Cutting to the bone only weakens any profession; it pushes good people out, it diminishes the overall quality, and fuels a race to the bottom. That’s especially true in law enforcement. The only way to make a department better is to invest wisely, in training and tools, in recruiting and retaining the best talent, and ensuring they can be involved in the community. That’s how you keep families safe. In short, when it comes to law enforcement, you need to invest to protect.

We wouldn’t send our bravest into a burning building without an air tank, ladder, and a hose — and the training on how to use them. Why wouldn’t we do the same for our law enforcement?

The new bipartisan legislation I am announcing today — the Invest in Law Enforcement Act — or, as it’s also know, the Invest to Protect Act, which I wrote with Republican Congressman and former Sheriff John Rutherford, will make critical investments in our departments and ensure that our police officers in smaller towns across Northern New Jersey and America, like Dumont, have the resources and training they need to keep themselves and our communities safe. Training to prevent unnecessary conflict, mental health support and services for our officers, body cameras to hold everyone accountable, and resources to recruit and keep good officers walking the streets in our towns.

I spent the last year or so working closely with Democrats and Republicans from all over the country, in the House and Senate and the states, on police reform, including with members of the bipartisan Problem Solvers Caucus, Colorado Attorney General Phil Weiser, Senators Cory Booker and Tim Scott, Congresswoman Karen Bass and Congressman Pete Stauber, and representatives from law enforcement – including NAPO and the PBA, FOP, the Black Sheriffs Association, and our New Jersey State Troopers Association. We met week after week, and, while we haven’t landed on a final piece of legislation, yet, there are many areas where we have found strong agreement. Many of those policies are captured in this bipartisan bill.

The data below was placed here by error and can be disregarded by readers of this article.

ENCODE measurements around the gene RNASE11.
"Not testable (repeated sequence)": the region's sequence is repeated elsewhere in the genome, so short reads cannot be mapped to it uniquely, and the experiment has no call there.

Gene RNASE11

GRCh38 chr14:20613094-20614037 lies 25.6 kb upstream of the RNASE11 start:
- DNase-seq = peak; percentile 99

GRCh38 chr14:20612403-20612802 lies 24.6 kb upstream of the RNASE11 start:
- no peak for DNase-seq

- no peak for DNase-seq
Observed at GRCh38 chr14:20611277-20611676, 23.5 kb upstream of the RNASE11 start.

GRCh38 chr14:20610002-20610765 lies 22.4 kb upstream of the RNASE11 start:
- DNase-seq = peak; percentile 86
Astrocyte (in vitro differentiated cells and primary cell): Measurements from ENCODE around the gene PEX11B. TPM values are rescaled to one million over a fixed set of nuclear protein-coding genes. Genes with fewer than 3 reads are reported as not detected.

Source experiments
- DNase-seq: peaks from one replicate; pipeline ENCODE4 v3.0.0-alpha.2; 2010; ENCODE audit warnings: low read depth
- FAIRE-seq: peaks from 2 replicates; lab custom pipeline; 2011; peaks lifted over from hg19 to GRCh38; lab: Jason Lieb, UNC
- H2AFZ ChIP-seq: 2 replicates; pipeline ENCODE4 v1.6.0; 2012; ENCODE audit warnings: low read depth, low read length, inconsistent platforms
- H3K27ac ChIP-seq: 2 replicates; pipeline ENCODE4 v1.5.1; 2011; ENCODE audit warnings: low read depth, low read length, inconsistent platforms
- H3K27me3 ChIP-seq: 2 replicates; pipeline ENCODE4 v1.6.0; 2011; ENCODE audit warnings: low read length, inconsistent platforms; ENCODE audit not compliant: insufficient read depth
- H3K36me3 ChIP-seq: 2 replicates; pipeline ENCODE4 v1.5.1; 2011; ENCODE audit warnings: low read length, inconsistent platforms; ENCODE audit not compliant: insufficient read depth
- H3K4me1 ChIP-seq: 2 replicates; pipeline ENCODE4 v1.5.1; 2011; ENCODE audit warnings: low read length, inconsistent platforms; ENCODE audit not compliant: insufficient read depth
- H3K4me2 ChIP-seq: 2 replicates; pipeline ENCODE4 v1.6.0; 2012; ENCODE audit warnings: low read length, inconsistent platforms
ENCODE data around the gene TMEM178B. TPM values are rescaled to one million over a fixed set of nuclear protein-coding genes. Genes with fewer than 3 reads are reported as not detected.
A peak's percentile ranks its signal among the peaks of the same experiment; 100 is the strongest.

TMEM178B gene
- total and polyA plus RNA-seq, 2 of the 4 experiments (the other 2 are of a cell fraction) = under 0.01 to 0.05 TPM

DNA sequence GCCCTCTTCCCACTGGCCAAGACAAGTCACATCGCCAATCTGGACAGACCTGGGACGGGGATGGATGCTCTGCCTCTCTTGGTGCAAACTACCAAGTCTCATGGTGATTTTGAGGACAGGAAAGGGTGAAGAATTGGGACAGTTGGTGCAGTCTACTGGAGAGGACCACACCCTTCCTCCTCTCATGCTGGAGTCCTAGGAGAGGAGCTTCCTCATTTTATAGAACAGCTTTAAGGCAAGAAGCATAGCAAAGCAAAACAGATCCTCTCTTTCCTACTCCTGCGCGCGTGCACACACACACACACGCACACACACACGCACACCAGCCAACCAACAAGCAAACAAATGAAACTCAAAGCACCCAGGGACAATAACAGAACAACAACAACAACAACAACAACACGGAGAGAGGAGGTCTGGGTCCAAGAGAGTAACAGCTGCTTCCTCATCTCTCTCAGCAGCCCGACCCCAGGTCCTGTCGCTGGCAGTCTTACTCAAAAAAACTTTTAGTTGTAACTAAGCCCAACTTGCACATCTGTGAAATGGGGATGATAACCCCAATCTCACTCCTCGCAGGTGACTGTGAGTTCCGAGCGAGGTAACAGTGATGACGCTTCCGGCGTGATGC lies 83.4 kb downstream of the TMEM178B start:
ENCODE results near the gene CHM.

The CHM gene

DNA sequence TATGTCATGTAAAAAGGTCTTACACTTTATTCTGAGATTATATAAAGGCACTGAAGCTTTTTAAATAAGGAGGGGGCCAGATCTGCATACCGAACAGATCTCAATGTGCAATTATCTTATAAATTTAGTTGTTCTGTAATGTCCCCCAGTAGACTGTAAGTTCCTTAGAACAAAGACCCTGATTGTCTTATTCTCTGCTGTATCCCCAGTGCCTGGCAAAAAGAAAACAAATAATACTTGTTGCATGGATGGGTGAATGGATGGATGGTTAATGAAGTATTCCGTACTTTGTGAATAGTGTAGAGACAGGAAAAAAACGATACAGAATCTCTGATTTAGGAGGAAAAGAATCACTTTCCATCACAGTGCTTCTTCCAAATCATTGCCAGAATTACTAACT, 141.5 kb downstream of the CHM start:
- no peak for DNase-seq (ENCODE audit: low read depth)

One thing we discussed is that our smaller towns and departments, in particular, don’t get the resources they need. And those smaller departments make up the majority of those here in Northern New Jersey. In fact, 94% of U.S. police departments have under 100 sworn officers. In my District, for example, I represent 79 towns. Most of them have their own police department, often with only a few cars on the road at any given time. They simply don’t have the financial resources to afford the overtime and make some of the necessary investments.

The officers in these departments, like the one right here in Dumont, don’t have large budgets and staff, so they are constantly having to work overtime to protect their residents. As a result, our local departments are stretched thin, and the pandemic has been even tougher on our first responders. Things like cloud storage for body cameras and the necessary training and support for officers puts a huge strain on their budgets and it costs them a fortune in overtime – if they can even find the time.

So, what ends up happening? More stress and more mental health issues and turnover, especially now when police officers are being attacked all the time, wherever they go. We need the best on the job — that’s the only way to prevent future problems. But it’s tough these days. And the larger departments and big cities get the bulk of the money for training, support, and recruitment. I wrote this bill in part by working with law enforcement here in Jersey and in my District, and representatives from the PBA, State Trooper Fraternal Association, the FOP, Port Authority, the chiefs, and our Sheriff, to understand what they need.

The new Invest in Law Enforcement Act answers that call and will invest in small police departments for the equipment, support, and training they need, and in a way that allows them to utilize those resources to make meaningful investments in their officers and our communities.

First, my bipartisan bill will invest in officer safety, de-escalation, and domestic violence response training, and will offset overtime pay for officers training.

That means officers can receive critical training that will make them more effective at their jobs, without putting a strain on department budgets or reducing the number of officers on duty while another is at training.

We know that the training funded by this bill — like crisis intervention — is proven to keep officers focused on crime — helping reduce the time officers spend responding to mental health calls and putting officers back into the community more quickly.

It also invests in domestic violence response training — empowering officers with new tools and tactics to connect victims to community resources, legal support, and safety. Domestic violence calls are some of the most dangerous and lethal for law enforcement. Every year, police officers all across the country are tragically killed on domestic violence calls. This bill will help stop that.

Second, the Invest in Law Enforcement Act, known as the Invest to Protect Act, will allocate resources for body worn cameras, while also providing much-needed funding for data storage and data security. Although many departments have access to cameras, the cloud-based storage needed to make them effective can be prohibitively expensive, preventing departments from being able to do the right thing, even when they want to.